Glycine; reniform nematode; resistance; Rotylenchulus reniformis; soybean
Freshwater cyanophages are poorly characterised in comparison to their marine counterparts, however, the level of genetic diversity that exists in freshwater cyanophage communities is likely to exceed that found in marine environments, due to the habitat heterogeneity within freshwater systems. Many cyanophages are specialists, infecting a single host species or strain; however, some are less fastidious and infect a number of different host genotypes within the same species or even hosts from different genera. Few instances of host growth characterisation after infection by broad host-range phages have been described. Here we provide an initial characterisation of interactions between a cyanophage isolated from a freshwater fishing lake in the south of England and its hosts. Designated ΦMHI42, the phage is able to infect isolates from two genera of freshwater cyanobacteria, Planktothrix and Microcystis. Transmission Electron Microscopy and Atomic Force Microscopy indicate that ΦMHI42 is a member of the Podoviridae, albeit with a larger than expected capsid. The kinetics of host growth after infection with ΦMHI42 differed across host genera, species and strains in a way that was not related to the growth rate of the uninfected host. To our knowledge, this is the first characterisation of the growth of cyanobacteria in the presence of a broad host-range freshwater cyanophage.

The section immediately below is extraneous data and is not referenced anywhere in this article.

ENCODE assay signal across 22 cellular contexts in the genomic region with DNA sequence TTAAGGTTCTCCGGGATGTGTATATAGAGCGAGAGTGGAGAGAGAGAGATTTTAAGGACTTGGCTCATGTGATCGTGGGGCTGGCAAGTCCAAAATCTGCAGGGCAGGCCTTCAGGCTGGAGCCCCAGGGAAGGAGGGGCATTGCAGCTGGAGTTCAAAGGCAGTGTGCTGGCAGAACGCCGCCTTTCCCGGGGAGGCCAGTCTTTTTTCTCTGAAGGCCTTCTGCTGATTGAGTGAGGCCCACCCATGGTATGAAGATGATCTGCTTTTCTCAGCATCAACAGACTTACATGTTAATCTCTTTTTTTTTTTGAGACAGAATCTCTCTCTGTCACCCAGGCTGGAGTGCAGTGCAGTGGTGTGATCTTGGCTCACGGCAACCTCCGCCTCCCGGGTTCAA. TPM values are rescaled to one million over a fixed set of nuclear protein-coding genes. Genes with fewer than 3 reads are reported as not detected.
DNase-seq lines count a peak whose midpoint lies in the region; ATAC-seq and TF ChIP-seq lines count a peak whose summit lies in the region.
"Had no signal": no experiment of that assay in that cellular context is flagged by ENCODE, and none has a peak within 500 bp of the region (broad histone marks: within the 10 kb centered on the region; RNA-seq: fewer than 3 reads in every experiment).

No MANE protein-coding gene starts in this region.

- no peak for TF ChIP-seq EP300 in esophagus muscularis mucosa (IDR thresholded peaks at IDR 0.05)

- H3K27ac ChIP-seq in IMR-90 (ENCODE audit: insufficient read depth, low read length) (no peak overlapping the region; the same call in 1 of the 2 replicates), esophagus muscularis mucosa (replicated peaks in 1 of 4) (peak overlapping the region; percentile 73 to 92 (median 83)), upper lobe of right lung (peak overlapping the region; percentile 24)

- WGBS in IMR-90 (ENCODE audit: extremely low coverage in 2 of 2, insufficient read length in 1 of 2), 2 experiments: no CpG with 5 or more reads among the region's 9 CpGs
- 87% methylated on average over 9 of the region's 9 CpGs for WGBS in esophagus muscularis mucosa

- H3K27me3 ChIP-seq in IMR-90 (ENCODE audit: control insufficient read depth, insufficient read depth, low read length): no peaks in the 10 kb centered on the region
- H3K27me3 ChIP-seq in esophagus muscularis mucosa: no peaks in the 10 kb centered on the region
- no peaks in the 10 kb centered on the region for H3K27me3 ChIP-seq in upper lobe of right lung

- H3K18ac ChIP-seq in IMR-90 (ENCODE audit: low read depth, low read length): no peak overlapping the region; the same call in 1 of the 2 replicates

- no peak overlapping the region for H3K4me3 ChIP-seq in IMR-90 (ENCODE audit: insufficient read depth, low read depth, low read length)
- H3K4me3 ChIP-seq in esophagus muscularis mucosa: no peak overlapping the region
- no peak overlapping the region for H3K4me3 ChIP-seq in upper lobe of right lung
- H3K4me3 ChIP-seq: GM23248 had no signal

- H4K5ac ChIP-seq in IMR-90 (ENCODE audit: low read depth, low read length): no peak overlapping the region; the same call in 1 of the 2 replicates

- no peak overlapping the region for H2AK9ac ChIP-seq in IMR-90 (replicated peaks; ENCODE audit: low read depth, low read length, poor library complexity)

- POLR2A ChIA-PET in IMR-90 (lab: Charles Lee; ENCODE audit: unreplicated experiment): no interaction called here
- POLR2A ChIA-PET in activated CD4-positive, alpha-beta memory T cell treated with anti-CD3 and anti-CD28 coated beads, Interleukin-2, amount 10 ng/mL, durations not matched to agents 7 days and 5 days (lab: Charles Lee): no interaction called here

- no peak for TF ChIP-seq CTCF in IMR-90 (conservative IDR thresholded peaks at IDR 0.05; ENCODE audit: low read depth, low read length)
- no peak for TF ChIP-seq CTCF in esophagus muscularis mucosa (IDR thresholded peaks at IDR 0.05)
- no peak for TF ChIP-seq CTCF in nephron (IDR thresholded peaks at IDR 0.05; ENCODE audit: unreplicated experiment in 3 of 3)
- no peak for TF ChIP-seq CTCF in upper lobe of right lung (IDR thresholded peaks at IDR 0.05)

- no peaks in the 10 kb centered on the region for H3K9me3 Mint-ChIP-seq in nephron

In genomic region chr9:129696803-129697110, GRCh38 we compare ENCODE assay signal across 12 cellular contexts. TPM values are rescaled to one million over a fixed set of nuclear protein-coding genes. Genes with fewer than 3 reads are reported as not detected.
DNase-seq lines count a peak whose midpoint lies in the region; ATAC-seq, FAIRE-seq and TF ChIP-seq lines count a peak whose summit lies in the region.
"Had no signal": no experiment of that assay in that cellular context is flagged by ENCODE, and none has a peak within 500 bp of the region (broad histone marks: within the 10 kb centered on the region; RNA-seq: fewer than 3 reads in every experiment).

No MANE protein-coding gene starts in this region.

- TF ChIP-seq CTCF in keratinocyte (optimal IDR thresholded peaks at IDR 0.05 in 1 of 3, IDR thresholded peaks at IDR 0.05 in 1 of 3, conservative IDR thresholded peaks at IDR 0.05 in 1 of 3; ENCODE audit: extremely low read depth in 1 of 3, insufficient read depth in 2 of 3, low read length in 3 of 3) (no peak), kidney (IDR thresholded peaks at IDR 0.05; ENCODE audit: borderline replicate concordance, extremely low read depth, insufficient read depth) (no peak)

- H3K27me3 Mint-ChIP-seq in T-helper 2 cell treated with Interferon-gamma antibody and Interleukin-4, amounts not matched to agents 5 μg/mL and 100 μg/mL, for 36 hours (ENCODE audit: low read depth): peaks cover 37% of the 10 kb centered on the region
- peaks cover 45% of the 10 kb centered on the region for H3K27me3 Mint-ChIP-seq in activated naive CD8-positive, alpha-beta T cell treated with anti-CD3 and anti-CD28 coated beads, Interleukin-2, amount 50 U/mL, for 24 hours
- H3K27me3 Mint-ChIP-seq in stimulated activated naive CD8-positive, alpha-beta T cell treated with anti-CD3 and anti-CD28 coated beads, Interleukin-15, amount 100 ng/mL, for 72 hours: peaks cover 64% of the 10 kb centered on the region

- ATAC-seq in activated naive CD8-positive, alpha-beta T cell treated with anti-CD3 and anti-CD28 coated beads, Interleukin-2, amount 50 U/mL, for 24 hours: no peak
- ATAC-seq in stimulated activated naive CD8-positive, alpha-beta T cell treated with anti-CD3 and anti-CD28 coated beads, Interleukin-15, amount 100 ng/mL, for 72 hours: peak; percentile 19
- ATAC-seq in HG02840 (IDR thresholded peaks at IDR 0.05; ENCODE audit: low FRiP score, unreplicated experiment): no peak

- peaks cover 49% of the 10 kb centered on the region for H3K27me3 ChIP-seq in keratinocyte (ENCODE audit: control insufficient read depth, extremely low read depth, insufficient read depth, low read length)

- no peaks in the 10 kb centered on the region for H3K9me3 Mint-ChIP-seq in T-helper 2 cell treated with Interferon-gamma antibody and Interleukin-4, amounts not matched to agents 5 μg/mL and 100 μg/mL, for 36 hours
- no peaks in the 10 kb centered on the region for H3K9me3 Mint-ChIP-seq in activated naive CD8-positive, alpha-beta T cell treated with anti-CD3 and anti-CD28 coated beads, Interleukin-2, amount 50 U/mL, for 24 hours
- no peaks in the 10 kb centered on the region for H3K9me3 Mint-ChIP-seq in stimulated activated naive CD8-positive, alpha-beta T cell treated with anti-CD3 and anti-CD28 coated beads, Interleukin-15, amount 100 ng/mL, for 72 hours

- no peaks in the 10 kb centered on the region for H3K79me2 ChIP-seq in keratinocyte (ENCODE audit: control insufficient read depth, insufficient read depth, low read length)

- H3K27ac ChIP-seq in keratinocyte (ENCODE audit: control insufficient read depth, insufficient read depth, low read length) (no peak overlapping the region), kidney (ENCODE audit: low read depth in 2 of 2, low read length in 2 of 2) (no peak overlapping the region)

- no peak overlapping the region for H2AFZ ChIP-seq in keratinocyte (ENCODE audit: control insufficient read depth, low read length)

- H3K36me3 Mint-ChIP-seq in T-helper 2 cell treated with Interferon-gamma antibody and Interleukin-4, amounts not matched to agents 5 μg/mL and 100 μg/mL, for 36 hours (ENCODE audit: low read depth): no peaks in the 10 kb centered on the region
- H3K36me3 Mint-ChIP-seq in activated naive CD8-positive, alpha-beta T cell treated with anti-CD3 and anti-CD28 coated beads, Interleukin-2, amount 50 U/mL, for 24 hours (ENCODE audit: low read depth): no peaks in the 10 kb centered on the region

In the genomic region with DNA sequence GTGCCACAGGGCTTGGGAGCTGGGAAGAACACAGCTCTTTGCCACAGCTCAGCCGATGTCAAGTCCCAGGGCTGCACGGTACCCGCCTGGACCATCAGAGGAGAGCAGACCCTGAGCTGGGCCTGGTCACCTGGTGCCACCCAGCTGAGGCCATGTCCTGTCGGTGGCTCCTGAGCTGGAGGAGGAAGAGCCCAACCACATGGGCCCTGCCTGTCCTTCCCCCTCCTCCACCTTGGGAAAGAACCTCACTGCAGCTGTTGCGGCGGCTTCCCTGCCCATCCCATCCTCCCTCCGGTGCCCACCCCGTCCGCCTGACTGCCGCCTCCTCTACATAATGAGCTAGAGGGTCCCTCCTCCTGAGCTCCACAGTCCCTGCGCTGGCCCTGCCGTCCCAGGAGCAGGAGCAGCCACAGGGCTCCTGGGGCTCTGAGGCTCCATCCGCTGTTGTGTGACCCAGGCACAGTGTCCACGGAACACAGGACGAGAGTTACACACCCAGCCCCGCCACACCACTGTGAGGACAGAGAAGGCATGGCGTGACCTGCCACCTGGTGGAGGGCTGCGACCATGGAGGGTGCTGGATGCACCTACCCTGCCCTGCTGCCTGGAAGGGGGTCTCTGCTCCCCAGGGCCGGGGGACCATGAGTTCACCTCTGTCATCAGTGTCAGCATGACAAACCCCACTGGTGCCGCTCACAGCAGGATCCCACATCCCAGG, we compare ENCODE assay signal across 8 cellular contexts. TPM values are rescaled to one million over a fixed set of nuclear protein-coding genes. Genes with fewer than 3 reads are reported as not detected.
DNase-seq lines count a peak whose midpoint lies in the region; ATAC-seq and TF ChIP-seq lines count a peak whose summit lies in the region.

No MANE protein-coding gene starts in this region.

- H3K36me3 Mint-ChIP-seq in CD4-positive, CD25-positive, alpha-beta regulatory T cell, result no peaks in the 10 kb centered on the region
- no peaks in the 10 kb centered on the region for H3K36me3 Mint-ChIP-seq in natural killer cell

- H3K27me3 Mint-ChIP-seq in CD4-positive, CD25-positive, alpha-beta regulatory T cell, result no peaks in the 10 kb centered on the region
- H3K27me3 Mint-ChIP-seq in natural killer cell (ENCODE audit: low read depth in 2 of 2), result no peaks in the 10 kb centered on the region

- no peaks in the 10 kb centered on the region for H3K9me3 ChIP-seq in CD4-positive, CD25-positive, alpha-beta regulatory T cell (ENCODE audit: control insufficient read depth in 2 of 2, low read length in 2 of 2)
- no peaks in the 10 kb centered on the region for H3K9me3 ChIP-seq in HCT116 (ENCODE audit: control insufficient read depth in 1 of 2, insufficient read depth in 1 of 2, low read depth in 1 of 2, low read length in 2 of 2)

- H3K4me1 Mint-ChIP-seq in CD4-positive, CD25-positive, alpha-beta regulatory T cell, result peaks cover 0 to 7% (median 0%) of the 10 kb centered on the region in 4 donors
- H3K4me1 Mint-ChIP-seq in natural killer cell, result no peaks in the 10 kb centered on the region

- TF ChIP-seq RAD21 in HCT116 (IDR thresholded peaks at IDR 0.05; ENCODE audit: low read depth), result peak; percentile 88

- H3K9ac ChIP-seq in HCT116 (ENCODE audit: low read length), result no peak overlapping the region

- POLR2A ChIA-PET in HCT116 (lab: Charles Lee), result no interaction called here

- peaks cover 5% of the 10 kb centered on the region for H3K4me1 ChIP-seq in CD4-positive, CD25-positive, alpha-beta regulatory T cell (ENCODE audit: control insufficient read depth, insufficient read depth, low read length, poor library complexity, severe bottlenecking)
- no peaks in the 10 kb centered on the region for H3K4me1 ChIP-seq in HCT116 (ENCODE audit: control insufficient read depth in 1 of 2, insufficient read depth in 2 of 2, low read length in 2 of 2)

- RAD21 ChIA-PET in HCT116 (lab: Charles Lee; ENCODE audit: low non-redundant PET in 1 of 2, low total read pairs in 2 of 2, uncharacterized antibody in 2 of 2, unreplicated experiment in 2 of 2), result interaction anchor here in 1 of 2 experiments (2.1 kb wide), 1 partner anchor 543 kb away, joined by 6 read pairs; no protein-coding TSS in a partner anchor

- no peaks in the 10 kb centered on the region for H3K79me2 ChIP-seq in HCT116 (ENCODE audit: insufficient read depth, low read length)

Tensin3 is an intracellular cytoskeleton-regulating protein, the loss of which is associated with increased cell motility, as has been observed in some human cancers. A novel chromosomal translocation, t(2;7)(p13;p12), present in a patient with a complex syndromic phenotype, directly involves Tensin3 (TNS3) and EXOC6B genes. This translocation could impair the expression of Tensin3 and ExoC6B proteins, and potentially produce two novel fusion transcripts. In the present study, we have investigated the expression and phenotypic features of these potential products in cultured cells from the proband.
Skin fibroblasts isolated from the proband as well as an age-matched control were grown in cell culture. Cells were used for quantitative RT-PCR, western blot and immunofluorescent confocal microscopy, which determined Tensin3 gene and protein expression. Phase-contrast and confocal microscopy additionally revealed cellular phenotype differences. A scratch wound assay monitored by live cell imaging measured cellular migration rates.
The levels of Tensin3 at both mRNA and protein levels were lower in proband cells versus control fibroblasts. Proband cells displayed broader and shorter morphologies versus control fibroblasts, and immunofluorescent staining revealed additional Tensin3 expression along cytoskeletal filaments and the cell periphery only in control fibroblasts. In addition, proband fibroblasts showed a significantly higher migration rate than control cells over 24 h.